From my point of view this isn't something that belongs in an Enterprise Data Migration Strategy. It's not that I don't think that keeping the volume of data to be migrated down has merit. I don't need convincing that involving more data increases the cost and heightens the risks of overruns or impacts outside of the organisation's walls but, even more importantly, I don't think it's my place to be mandating a minimum data approach in a blanket fashion. For me, each of our data migrations will have different needs, different profiles and different levels of data to be migrated. And let's not forget that it's the business, not the technical staff, who should be making the calls about how much data to migrate!
This discussion got me thinking. There is value in keeping migration data volumes low so how could I, through the strategy, encourage this behaviour without presupposing it was the right course of action for each migration project? After some thinking I've landed on updating the data migration strategy to include a new principle:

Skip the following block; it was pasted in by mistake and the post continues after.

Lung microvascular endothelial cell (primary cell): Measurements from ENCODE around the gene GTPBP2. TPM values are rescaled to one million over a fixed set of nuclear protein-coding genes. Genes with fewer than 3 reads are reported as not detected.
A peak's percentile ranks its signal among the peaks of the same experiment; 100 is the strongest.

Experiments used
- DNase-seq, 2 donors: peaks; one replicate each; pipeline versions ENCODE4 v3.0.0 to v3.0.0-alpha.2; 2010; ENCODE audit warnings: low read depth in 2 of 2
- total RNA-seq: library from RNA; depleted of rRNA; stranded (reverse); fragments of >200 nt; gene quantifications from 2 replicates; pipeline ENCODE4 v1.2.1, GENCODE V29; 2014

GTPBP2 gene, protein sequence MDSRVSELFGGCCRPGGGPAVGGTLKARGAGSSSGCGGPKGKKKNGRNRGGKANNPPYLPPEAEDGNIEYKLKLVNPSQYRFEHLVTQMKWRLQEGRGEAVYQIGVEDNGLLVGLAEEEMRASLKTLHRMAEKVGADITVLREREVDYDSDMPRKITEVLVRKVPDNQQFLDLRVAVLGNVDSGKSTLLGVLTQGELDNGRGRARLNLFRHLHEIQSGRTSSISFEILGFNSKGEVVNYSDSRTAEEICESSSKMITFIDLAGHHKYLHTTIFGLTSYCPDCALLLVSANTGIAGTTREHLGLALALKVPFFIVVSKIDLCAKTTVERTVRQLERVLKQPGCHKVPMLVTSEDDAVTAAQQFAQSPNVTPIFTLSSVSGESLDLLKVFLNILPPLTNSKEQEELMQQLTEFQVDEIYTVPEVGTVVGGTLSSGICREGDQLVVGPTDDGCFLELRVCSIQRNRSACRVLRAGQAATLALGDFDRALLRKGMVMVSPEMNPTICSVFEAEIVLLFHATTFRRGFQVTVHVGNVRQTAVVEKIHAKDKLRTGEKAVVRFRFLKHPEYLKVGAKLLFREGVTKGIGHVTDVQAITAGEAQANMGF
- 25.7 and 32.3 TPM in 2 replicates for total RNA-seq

Expanding this a little, I see two key points that should be considered in finding this appropriate level of data.
- Firstly, a default position of migrating all available data is not where we should start.
- Secondly, and following on from this, don't just ask the question "how much data do we need to migrate", but instead try the question "how much data can we afford not to migrate - what data can we leave behind?"
The unanswered question here is how does the business decide on the appropriate level of data? I've used various techniques to help in the past and I've some new ideas as well, but that's a discussion I'll leave for another blog post.